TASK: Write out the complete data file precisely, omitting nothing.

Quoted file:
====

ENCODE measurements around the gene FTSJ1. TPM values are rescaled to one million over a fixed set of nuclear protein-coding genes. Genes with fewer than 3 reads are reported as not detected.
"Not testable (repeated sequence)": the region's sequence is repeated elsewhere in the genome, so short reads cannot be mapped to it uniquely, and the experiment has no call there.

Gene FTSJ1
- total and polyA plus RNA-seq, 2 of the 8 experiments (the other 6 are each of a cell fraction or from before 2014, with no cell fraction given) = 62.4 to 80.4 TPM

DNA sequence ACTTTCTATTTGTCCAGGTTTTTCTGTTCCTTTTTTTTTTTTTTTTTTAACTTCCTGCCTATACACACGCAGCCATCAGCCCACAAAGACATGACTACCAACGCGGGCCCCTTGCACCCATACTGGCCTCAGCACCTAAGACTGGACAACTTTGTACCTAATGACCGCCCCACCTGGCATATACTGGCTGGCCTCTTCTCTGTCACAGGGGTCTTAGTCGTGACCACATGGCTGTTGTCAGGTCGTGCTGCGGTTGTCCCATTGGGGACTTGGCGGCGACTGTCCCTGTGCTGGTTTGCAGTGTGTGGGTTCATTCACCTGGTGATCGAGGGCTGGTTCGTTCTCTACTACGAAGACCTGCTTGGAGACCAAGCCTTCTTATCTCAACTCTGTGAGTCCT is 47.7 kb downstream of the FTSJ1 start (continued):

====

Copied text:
ENCODE measurements around the gene FTSJ1. TPM values are rescaled to one million over a fixed set of nuclear protein-coding genes. Genes with fewer than 3 reads are reported as not detected.
"Not testable (repeated sequence)": the region's sequence is repeated elsewhere in the genome, so short reads cannot be mapped to it uniquely, and the experiment has no call there.

Gene FTSJ1
- total and polyA plus RNA-seq, 2 of the 8 experiments (the other 6 are each of a cell fraction or from before 2014, with no cell fraction given) = 62.4 to 80.4 TPM

DNA sequence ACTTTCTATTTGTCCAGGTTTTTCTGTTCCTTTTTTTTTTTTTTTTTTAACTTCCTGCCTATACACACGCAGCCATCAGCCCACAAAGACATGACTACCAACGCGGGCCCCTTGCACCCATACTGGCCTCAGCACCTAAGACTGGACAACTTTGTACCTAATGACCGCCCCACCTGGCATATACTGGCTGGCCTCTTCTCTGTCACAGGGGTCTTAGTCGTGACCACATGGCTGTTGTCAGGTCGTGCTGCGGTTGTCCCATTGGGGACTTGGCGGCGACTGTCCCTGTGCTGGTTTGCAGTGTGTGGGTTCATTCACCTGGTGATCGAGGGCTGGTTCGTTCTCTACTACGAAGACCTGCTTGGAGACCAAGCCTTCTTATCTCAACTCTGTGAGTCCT is 47.7 kb downstream of the FTSJ1 start (continued):